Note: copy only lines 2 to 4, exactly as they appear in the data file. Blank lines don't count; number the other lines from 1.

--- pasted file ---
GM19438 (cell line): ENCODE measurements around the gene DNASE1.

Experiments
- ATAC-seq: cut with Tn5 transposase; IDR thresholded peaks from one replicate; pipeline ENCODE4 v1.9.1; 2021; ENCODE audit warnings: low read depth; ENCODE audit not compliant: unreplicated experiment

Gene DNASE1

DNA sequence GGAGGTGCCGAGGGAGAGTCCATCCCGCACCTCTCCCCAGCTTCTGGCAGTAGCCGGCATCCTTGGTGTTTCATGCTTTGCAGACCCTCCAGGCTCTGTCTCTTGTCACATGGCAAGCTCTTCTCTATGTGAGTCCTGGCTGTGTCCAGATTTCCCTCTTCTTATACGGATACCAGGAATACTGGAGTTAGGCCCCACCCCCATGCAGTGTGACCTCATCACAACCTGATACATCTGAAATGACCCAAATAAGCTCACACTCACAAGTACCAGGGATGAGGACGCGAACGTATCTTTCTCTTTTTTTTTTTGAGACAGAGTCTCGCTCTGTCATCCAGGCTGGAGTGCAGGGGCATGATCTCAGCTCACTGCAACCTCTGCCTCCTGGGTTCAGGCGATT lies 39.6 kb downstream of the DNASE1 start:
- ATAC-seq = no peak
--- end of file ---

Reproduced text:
Experiments
- ATAC-seq: cut with Tn5 transposase; IDR thresholded peaks from one replicate; pipeline ENCODE4 v1.9.1; 2021; ENCODE audit warnings: low read depth; ENCODE audit not compliant: unreplicated experiment

Gene DNASE1